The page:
Grant Cardone is a force.
His YouTube is filled to the brim with content that will either turn you on or turn you off. There is no “in between” with this guy… love him or hate him… it’s your gain or your loss. He’s gonna go on with or without you. And he’ll be taking his private plane to do it, thankyaverymuch.
Me? I love him. Or maybe I should say, the sales-y part of me loves him. And love may not be the right word, either. I appreciate him. No, wait. I appreciate what he says. <<< Yes, that feels right.
I’d never heard of Cardone before 2016. That year, I met a man who would affect my career and my dreams. I say that because I literally dreamed about him and that job for 2+ years after I left. His name was (and is, I’m assuming he’s still among the living) Dan. Dan owned a publishing company that created the most beautiful, high-end magazines for hotel rooms throughout the nearby tourist area, which included wine country.
My initial interview with the General Manager went very well. I was, after all, an award-winning inside sales person with nearly a decade of recent experience under my belt.
The next day, I was hired.
On my first day of work, we had a sales meeting. The boardroom sparkled with lights, glass and wood. It smelled like coconut. My associates and I sat around a glass tabletop that showcased our glossy magazines published over the last year. There was a state-of-the-art entertainment center with a movie-sized screen flush on the wall. And, all around us were stretched-canvas posters about 6′ tall with marketing sayings like, “Whether you think you can or you can’t, you’re right!” One of the posters said 10X. This was my first introduction to Grant Cardone.
The year or so that I spent at the job brought me back to Cardone’s (online) doorstep more than once. It turned out, the owner of the business had invested in his marketers by purchasing memberships to Cardone University for all. The kind of sales I had been doing (very well!) was not the kind of sales I learned here. I am an “Aw, shucks” kind of person who mostly stumbled on my good fortune in sales. What can I say? I like to talk and help people. But this… oh, this… was so far beyond what I had done. I gobbled it up. I learned a lot I didn’t know about negotiating, cold calling and closing. But I kinda/ sorta digress.
The 10X Rule by Grant Cardone is the written word about Cardone’s work ethic and discipline, which is (n a nutshell): Do 10X more than others. It’s all about planning and more importantly effort. Bottom line: If someone makes one call… you make 10. Pretty simple, really. But of course, it isn’t simple to do.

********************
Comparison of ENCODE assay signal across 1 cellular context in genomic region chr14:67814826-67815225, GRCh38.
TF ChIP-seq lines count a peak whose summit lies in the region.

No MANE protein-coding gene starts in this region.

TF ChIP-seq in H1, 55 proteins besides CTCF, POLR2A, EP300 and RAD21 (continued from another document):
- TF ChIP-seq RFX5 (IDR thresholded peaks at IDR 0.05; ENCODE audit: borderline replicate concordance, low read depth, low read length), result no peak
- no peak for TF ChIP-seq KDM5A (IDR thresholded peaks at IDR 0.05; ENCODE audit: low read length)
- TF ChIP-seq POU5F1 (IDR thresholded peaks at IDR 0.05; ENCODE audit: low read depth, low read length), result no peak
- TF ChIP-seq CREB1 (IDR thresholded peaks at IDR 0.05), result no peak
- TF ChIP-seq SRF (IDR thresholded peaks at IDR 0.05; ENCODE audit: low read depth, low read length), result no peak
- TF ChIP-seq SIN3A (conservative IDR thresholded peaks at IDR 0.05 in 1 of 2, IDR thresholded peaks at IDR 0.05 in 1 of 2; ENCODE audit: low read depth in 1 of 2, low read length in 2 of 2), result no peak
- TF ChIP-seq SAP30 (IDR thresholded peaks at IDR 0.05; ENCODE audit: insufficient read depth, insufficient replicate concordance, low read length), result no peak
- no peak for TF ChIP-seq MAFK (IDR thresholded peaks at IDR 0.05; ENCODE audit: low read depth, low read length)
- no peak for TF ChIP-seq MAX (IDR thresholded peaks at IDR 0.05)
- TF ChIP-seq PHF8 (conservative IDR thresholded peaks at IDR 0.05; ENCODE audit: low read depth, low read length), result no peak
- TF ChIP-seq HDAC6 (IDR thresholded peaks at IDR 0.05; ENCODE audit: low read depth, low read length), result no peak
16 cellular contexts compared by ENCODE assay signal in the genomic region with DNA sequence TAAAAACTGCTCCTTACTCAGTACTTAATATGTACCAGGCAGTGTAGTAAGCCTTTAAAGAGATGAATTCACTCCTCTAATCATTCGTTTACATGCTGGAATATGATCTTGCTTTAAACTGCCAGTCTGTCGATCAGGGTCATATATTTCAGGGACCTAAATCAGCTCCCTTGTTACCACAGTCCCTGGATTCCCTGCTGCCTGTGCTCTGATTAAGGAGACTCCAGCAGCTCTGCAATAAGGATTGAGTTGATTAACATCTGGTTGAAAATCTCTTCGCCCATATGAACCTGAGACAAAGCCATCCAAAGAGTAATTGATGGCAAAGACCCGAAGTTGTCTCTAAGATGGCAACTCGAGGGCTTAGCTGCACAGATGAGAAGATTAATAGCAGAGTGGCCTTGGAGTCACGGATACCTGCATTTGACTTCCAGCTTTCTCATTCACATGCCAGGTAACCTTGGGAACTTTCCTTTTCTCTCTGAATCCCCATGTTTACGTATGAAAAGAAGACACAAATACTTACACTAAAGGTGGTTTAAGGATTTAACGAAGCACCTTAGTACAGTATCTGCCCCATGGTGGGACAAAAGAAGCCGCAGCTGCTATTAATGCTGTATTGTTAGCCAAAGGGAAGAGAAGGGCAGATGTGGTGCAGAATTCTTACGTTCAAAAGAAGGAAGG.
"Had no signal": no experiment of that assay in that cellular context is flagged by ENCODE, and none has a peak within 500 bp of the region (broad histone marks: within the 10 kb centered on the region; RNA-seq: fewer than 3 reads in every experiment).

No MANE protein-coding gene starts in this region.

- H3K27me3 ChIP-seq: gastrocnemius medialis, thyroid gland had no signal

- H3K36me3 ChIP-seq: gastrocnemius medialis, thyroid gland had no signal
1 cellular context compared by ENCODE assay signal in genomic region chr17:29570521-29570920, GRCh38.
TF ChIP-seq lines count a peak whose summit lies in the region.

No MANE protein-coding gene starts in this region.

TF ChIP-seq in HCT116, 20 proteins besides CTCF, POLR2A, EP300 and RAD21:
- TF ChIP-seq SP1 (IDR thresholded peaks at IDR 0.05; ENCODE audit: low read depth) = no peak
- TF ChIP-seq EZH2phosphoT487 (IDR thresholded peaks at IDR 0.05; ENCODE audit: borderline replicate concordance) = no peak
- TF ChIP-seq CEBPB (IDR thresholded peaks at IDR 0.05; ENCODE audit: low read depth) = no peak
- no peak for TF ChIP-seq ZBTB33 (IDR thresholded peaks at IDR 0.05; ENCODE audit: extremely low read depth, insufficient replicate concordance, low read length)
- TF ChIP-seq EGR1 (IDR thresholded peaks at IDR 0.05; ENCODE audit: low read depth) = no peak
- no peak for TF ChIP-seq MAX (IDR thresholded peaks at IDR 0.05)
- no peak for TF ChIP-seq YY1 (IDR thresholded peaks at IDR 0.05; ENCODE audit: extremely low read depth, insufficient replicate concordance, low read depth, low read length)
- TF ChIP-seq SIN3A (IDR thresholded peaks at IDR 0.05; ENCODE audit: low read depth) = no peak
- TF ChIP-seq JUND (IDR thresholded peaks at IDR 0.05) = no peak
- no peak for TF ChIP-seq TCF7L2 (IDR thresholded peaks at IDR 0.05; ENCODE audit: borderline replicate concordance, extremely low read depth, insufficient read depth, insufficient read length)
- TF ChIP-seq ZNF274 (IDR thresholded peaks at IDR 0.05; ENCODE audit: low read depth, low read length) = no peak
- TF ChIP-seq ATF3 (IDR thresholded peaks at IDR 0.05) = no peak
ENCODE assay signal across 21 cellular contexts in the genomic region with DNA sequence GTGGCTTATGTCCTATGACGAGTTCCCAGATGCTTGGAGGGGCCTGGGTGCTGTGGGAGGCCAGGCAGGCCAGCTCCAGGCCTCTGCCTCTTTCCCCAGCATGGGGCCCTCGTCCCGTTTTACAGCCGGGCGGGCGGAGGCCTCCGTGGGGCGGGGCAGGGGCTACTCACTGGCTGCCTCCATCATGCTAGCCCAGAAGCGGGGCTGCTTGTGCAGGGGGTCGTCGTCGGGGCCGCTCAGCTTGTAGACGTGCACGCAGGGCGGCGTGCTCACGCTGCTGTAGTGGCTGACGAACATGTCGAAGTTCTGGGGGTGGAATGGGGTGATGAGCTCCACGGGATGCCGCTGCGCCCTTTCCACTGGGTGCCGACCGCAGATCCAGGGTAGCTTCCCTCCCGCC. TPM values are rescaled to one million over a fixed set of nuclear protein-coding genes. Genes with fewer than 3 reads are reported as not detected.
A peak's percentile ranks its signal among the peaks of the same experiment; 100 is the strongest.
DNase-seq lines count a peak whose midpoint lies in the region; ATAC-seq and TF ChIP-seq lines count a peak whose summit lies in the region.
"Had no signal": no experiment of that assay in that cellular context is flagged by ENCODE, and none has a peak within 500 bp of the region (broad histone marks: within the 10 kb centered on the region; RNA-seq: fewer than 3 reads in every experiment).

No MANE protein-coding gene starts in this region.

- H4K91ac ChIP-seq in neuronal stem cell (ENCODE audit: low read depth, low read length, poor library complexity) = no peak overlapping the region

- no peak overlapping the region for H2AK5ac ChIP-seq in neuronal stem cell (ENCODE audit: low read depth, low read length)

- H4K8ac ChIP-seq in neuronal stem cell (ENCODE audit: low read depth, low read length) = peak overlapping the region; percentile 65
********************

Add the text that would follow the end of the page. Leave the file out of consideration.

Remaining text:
“You sleep like you’re rich… I’m up like I’m broke.” – Grant Cardone
I’ve watched a lot of sales gurus – and by this I mean – A LOT! I’ve seen the best like Brian Tracy, a soft-spoken powerhouse in the sales world… and I’ve seen the worst… and everything in between. By all rights, I should hate Cardone. He’s loud. He’s opinionated. He’s right about a lot of things. I’ve watched him grab the phone from one of his reps and take over a call. He boasts about what he’s earned. He’s kind of obnoxious, honestly.
And though it isn’t a secret, it’s also not common knowledge that Cardone is a Scientologist. <<< This might be the final “no-way-no-how” for you and I understand. Especially if you’ve read my interview with Penny Tupy. I wouldn’t blame you, either.
Like with so many other things in life… if you throw the whole thing out because of one thing… you are potentially missing out on something valuable. In this case, you most certainly would be.
It’s a good book!
Nothing in this life is free or easy. We have to work and there will be competition. I am speaking as a realist, not a capitalist, though I agree with the notion that if you work hard, you have a better chance at success than one who doesn’t. (Except in very rare cases, like an inheritance.)
Working will take up a huge chunk of our lives. We might as well get as much as we can from the experience. I speak as someone on the other side of my career… well, sort of, as you know.
You get to decide more than you realize about your own life and it’s best you do it earlier rather than later. Books like this can be motivating and propel you towards success, if money and the kind of happiness that money buys are your benchmarks.
Being honest, I’ve been blessed and happy throughout my life… but I’ve never had that kind of happiness. Just once, I wish I could try.